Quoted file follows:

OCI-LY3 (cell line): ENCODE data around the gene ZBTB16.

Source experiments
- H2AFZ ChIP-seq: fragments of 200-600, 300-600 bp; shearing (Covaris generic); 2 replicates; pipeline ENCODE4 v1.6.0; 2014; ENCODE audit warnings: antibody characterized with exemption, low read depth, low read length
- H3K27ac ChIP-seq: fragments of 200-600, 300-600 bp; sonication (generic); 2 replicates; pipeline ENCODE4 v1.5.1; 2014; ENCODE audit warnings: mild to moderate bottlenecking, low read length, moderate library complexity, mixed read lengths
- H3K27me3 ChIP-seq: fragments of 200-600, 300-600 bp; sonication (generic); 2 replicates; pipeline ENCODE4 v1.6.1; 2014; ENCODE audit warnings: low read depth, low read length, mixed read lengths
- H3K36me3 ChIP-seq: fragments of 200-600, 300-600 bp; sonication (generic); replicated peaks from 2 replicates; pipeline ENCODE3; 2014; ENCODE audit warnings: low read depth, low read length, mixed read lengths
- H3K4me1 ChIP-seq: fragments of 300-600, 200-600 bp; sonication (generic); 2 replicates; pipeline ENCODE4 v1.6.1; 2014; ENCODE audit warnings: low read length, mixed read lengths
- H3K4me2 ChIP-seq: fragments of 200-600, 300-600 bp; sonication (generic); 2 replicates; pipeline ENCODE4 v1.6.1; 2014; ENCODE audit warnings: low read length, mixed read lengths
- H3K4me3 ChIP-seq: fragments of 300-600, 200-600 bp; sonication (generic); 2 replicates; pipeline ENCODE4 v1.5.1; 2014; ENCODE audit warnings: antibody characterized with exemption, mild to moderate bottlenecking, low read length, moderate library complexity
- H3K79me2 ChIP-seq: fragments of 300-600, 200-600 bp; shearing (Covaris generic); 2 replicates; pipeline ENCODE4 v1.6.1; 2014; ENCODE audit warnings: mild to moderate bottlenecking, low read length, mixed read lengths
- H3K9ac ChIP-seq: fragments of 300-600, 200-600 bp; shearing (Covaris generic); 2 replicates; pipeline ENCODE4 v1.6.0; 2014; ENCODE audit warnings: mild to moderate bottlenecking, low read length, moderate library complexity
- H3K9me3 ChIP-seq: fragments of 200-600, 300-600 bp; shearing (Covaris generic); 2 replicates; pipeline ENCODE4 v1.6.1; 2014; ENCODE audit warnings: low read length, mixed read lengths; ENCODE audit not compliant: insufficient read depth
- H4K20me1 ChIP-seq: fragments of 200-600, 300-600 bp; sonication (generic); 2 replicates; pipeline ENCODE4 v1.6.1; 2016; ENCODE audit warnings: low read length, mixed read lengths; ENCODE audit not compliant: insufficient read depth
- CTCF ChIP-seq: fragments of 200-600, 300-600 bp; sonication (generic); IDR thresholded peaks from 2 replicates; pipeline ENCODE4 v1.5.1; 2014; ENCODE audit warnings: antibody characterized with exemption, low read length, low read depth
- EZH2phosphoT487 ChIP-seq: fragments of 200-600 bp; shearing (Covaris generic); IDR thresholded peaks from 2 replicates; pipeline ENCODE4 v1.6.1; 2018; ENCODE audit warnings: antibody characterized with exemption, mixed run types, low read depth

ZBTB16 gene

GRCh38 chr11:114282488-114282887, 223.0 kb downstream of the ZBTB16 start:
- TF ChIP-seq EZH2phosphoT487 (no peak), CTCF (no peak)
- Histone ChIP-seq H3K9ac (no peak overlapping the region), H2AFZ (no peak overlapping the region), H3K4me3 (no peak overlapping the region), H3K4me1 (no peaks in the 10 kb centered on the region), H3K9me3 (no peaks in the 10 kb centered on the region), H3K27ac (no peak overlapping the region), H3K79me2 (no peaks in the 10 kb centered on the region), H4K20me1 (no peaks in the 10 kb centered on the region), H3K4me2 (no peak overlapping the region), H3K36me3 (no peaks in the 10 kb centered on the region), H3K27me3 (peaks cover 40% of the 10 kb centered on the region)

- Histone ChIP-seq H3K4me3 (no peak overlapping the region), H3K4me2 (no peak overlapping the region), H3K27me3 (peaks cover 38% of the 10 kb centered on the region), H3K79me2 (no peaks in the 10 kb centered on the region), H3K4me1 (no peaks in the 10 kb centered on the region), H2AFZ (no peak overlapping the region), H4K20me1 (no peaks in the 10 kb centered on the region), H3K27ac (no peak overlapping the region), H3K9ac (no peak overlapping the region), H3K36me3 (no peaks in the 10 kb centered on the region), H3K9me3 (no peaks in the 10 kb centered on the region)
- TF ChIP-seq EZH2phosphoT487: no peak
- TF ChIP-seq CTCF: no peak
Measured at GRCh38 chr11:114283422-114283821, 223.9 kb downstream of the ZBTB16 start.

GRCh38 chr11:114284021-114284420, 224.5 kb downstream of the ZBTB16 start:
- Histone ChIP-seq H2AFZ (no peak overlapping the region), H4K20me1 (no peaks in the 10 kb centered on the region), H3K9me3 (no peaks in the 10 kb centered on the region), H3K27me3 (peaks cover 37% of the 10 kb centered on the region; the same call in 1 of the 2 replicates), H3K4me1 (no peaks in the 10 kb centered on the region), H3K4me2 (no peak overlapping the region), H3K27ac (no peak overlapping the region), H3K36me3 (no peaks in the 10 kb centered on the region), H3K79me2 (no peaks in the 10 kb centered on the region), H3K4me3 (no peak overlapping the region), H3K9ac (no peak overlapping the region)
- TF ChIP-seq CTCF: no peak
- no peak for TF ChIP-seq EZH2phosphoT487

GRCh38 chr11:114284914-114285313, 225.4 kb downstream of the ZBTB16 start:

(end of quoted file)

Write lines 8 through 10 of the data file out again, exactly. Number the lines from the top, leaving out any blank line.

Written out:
- H3K4me2 ChIP-seq: fragments of 200-600, 300-600 bp; sonication (generic); 2 replicates; pipeline ENCODE4 v1.6.1; 2014; ENCODE audit warnings: low read length, mixed read lengths
- H3K4me3 ChIP-seq: fragments of 300-600, 200-600 bp; sonication (generic); 2 replicates; pipeline ENCODE4 v1.5.1; 2014; ENCODE audit warnings: antibody characterized with exemption, mild to moderate bottlenecking, low read length, moderate library complexity
- H3K79me2 ChIP-seq: fragments of 300-600, 200-600 bp; shearing (Covaris generic); 2 replicates; pipeline ENCODE4 v1.6.1; 2014; ENCODE audit warnings: mild to moderate bottlenecking, low read length, mixed read lengths